85724c38e32a381da158c9f0a99ac11fb22fbc4e

One of the reasons people become self-critical has to do with our biological systems. Our need to belong to a community makes us sensitive to what is suitable in the group, and how we are supposed to behave in order to fit in. Therefore, we are born with the ability to feel ashamed. 

Healthy, mild shame is necessary for this type of customization.

But when we, as small children, realize how horrible it feels to receive criticism from our parents, it can make us want to criticize ourselves first. It feels better than risking someone else’s attack.

We also believe that we would escape criticism if only we were perfect. 

But this striving can make us feel like we are never good enough. We fall into a constant competition to achieve more, pass more, even be more than we are. Which, in turn, makes us have unrealistic demands on ourselves. We tend to use a hard inner voice that tells us what we should and must.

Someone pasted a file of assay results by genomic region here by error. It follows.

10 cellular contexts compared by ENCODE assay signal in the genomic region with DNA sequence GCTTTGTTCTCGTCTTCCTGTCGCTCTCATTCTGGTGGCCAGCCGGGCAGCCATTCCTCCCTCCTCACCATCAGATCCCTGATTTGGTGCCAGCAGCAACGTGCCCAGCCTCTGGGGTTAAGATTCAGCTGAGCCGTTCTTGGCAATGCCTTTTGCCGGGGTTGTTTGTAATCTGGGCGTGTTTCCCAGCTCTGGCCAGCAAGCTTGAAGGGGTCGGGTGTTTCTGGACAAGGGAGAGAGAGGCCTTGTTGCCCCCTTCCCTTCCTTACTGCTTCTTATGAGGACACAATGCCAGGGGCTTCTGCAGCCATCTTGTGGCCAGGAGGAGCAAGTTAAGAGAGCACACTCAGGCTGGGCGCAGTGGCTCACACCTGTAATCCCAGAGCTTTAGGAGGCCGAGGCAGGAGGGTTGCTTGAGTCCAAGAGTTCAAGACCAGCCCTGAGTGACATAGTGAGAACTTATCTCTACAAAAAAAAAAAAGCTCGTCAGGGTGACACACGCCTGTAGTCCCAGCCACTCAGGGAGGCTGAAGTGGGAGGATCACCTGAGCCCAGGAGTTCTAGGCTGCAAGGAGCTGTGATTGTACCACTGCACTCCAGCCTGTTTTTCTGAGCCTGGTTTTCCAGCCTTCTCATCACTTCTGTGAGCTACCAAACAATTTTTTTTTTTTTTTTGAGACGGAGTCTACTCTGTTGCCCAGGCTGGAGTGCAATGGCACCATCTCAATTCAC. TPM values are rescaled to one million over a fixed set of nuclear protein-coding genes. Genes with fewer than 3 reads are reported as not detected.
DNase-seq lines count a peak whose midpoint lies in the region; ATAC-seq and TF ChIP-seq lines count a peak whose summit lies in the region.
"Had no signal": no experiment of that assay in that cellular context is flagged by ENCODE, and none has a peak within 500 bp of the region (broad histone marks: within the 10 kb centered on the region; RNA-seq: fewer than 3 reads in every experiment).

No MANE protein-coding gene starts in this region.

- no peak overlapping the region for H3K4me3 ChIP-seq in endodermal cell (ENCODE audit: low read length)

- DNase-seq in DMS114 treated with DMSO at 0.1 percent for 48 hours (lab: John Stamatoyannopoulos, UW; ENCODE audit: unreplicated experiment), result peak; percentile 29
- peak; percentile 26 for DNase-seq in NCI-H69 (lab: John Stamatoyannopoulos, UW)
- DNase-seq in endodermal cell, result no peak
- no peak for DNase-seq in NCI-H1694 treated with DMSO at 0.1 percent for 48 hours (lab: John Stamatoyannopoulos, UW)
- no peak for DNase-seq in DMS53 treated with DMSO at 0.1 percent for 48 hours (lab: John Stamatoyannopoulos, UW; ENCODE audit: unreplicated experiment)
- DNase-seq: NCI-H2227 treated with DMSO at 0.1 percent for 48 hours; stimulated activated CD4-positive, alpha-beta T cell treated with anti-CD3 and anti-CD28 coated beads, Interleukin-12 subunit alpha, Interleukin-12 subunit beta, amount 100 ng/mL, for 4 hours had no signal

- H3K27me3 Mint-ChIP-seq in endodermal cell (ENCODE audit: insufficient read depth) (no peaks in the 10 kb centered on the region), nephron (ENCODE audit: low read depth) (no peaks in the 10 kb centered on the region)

Tara Brach, an American psychologist and meditation teacher who has become immensely popular all over the world, has discovered that people increasingly seem to be "in a trance of unworthiness." 

I am the only Swedish reporter who has interviewed Tara Brach. In my article Why Self-compassion Is So Radical you can read about her method of radical acceptance, and how she learnt to embrace life when an incurable genetic disease stopped her from a lot of activities that she loved.

Your turn
Read the interview mentioned above. Follow-up with Tara Brach’s self-acceptance exercise RAIN.